Since John thought the CEO was not really a sales guy, he was afraid to come across to aggressively, so when asked on the scale of 1 to 5 if he was aggressive, he answered the question with a 4. When asked if he was low keyed, thinking the CEO was low keyed, he answered the question with a 3. Well, you can see where this is going. He second-guessed every question, didn’t communicate how aggressive he was, even answered one question by saying he would rather read a book then go to a party And did not come across as a salesperson at all.

The reason the CEO of the small firm was using this test was because he knew that he, himself, wasn’t a sales guy at all, would have a hard time identifying a sales guy and hired a consulting firm who recommended the test to choose successful salespeople. The CEO called and was phenomenally disappointed. He really liked  John and wanted to hire him. His consultant, however, convinced him that John, in his heart, was not a sales guy.

If John had just answered the questions the way he really felt without second-guessing what kind of answer he thought the CEO was looking for, he likely would have been hired. So, the moral to all of this is to just take the tests, do your best and don’t try to outguess or second-guess them.

 

…how to take tests

Well, just this week we had a wonderful candidate get rejected for a position because he blew the test. I’ll tell you what happened after we discuss how to take tests. Unfortunately he just didn’t listen to our teaching.

First, what ever you do, don’t bitch and moan to the prospective employer that testing is a lot of nonsense. In some cases, it very well is, but if a prospective employer does it as a routine part of the selection process, Your opinion isn’t going to matter. If you voice your negative opinion too much, you’ll be eliminated for that reason alone. So, just decide to take the test in stride and resolve to do the very best you can. And, don’t say something stupid like, “Oh, my God, I’m absolutely awful when it comes to test.” This may be true, but for goodness sake don’t tell that to a prospective employer.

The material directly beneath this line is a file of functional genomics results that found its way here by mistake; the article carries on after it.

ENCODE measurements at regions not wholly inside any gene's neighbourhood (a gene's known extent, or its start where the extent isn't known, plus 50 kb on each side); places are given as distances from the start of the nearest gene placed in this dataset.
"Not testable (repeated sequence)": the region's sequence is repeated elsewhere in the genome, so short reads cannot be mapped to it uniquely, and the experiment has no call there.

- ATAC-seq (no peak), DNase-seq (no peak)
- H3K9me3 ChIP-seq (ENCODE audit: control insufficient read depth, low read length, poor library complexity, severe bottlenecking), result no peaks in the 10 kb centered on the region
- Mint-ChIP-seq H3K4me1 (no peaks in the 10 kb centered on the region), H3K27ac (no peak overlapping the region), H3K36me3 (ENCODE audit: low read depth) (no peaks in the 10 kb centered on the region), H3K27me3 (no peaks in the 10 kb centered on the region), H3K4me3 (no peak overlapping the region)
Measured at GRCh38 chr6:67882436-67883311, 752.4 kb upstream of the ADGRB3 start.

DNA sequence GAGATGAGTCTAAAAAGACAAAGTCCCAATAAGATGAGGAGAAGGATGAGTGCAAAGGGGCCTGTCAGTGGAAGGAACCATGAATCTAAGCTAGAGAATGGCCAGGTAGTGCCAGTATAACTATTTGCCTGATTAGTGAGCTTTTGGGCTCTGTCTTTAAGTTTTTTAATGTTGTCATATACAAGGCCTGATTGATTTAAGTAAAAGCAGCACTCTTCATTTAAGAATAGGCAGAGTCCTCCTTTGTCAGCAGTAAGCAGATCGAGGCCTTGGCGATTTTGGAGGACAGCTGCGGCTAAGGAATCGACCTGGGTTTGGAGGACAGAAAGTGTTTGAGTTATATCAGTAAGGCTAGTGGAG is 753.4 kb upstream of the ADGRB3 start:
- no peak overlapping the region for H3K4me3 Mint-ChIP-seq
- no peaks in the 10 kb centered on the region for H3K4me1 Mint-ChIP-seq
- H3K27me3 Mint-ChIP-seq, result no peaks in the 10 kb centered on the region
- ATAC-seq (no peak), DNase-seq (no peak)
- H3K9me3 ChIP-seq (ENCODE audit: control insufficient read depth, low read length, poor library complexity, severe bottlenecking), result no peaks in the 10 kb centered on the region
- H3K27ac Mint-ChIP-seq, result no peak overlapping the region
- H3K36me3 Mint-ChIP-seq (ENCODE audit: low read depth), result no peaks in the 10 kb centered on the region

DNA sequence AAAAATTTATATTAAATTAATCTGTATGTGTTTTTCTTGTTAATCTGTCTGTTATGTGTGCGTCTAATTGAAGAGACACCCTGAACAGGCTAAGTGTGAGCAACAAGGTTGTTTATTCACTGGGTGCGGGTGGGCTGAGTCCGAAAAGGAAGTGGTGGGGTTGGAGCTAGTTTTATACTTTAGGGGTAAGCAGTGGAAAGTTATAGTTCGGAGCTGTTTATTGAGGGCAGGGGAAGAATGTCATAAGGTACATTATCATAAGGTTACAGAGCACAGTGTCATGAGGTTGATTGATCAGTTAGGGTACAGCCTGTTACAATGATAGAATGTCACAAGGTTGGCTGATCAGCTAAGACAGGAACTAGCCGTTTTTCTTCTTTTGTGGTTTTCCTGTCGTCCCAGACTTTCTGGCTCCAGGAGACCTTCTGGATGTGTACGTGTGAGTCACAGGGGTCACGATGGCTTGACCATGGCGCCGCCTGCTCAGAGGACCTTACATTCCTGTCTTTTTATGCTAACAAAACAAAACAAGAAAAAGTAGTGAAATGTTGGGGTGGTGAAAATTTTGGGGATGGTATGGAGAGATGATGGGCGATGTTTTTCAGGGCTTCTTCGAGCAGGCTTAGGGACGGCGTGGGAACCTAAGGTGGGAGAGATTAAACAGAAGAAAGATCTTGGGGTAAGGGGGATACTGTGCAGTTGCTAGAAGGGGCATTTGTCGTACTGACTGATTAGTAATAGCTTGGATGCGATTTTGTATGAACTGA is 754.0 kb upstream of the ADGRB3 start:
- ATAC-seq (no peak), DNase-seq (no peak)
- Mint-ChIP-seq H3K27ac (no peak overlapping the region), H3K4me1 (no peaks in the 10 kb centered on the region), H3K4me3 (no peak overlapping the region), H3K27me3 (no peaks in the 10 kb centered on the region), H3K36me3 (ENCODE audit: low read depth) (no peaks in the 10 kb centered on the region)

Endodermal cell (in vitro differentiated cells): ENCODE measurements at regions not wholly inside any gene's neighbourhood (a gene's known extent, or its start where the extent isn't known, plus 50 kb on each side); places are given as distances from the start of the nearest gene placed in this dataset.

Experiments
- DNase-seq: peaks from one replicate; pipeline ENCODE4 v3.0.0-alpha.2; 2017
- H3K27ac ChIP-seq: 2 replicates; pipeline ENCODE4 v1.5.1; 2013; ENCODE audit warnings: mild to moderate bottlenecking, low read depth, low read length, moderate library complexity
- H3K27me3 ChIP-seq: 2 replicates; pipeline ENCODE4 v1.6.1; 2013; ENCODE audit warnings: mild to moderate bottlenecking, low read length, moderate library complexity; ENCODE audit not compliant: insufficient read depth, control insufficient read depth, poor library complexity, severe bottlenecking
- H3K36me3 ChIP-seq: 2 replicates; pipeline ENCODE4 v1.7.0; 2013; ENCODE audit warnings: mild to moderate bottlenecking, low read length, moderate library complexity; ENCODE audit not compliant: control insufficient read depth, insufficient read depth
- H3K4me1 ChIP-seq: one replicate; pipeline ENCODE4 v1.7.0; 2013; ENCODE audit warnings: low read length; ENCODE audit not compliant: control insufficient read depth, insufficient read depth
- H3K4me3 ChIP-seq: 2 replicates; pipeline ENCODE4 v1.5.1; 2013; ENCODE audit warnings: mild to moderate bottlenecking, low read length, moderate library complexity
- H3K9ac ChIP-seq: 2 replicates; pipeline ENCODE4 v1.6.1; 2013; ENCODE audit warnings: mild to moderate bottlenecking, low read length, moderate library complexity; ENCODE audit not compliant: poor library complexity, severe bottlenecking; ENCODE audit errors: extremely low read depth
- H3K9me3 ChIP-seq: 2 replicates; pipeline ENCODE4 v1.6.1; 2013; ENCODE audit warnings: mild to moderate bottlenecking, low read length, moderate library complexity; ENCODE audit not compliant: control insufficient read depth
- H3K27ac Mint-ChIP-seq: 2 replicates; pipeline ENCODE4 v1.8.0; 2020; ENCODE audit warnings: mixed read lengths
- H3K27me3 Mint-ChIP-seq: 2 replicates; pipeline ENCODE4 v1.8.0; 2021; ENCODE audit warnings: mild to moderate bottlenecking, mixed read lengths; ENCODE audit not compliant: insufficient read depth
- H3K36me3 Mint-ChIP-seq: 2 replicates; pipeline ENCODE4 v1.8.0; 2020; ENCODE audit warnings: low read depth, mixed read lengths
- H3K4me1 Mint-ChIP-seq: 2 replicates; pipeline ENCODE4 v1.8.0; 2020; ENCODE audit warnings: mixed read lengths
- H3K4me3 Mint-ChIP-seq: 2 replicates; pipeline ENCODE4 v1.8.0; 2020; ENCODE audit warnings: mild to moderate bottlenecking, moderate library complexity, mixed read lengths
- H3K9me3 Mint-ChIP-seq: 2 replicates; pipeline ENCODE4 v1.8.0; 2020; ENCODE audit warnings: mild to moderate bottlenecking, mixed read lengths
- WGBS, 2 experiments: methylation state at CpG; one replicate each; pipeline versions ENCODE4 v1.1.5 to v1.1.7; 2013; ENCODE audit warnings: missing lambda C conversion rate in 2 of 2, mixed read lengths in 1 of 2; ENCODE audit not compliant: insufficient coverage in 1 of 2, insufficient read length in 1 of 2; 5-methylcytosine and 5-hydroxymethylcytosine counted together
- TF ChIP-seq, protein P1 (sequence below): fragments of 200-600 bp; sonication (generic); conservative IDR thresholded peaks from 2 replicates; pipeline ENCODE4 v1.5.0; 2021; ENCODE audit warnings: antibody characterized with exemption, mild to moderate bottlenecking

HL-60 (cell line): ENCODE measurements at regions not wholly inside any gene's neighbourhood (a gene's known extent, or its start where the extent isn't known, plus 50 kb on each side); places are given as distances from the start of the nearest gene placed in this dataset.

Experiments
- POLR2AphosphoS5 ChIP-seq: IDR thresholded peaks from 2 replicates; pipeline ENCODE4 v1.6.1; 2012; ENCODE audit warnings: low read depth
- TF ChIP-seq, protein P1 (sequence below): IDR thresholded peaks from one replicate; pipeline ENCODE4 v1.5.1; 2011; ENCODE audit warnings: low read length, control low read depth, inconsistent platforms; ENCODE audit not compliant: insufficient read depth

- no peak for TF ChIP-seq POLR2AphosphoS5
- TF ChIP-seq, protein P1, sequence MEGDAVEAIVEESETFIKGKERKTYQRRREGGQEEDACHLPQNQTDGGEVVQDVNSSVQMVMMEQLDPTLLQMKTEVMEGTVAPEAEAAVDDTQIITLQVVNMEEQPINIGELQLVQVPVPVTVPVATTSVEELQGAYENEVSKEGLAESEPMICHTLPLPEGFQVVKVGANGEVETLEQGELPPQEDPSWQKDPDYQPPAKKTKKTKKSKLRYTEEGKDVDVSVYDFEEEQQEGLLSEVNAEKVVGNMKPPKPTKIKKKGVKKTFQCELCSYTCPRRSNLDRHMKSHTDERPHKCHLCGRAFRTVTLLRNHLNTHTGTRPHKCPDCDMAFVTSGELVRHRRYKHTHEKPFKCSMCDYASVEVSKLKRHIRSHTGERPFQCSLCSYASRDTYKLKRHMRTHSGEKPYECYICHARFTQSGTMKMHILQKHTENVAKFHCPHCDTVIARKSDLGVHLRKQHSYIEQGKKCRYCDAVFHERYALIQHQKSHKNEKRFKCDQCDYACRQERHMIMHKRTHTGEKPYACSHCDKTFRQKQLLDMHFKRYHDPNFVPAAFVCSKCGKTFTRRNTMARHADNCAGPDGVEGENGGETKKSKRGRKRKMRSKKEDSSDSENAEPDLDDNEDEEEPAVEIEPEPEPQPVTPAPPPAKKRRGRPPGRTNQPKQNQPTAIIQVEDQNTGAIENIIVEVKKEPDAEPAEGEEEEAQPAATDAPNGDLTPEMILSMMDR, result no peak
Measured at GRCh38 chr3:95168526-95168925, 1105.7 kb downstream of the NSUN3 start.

Second, before you take the test, get lots of rest, eat a good meal, and relax. Do the very best you can. Look at it as a challenge. Take it in stride. Trying to prepare for a test is hard, but there is a bit of salvation. Find out what kind of test you are going to be taking. Is it in the intelligence test, a personality test, etc.? You might even be able to get the name of the test before you take it. This can be valuable because if it is a test that you might be able to find online, you can practice taking It. For instance, the Wonderlic test is used to measure how quickly a person thinks. A person can buy the test online and take it….as many times as they want. It’s one of those kinds of tests where the score can be improved upon rather drastically with practice. Certain types of sales personality tests can be mastered by doing the same thing. So, if you find out about the testing early enough and find out what kind of test it is going to be, you may very well be able to improve your score by practicing.

If the test is either paper and pencil or taken online do not be over analytical and agonize over each answer, nor be flippant about the answers that you give. Be thoughtful in your answers and above all be consistent in your answers. Don’t try to read into every question what the interviewer is trying to get at. That is a losing proposition.

Whatever you do, do not try to outguess the test! Don’t sit there and ask yourself, “What are they trying to find out when they asked that question? Because if they’re trying to find out ‘that’ then I will answer ‘this” so they will think ‘that’ when I answer ‘this’ so they will think ‘that’ of me,” you’re finished. Every one of these kinds of tests asked the same question in three or four different ways. No one is good enough to outguess them. Besides when people try to outguess the test their scores are usually so goofy they invalidate the thing.